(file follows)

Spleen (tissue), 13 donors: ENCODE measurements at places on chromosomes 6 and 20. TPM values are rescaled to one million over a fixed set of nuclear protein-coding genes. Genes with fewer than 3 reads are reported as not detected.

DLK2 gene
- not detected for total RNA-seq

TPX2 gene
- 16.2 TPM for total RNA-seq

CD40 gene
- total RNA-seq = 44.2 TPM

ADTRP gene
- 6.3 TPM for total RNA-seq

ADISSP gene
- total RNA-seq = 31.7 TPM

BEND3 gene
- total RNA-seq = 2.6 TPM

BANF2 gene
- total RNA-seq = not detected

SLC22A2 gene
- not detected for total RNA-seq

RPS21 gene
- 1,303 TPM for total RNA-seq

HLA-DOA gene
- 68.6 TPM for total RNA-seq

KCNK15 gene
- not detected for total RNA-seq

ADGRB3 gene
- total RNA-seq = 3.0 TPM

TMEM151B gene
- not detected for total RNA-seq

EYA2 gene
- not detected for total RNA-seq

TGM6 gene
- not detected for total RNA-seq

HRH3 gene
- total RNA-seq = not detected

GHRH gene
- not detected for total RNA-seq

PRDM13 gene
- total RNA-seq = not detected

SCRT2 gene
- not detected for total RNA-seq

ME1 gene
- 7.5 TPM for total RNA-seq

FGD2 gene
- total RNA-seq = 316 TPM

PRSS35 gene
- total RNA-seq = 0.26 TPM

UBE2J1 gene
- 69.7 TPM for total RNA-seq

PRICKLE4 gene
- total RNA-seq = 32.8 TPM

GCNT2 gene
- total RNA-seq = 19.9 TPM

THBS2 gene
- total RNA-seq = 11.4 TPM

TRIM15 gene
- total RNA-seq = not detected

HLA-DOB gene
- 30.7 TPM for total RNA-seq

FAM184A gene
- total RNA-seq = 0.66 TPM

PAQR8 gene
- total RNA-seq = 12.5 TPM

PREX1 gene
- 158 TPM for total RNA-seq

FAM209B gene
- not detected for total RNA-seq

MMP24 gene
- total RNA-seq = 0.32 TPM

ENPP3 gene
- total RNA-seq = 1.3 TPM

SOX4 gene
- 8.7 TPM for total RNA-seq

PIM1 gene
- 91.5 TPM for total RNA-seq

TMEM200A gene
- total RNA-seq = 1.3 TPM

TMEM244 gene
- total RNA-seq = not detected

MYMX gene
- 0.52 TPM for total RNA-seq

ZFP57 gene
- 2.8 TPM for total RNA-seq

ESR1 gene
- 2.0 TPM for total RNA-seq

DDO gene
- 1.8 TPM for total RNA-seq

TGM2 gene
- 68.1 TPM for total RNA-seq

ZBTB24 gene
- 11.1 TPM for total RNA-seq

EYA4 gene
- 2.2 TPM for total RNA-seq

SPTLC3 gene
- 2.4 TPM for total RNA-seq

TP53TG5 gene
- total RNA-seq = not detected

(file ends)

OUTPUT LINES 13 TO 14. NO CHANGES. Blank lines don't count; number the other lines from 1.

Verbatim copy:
- total RNA-seq = 2.6 TPM

BANF2 gene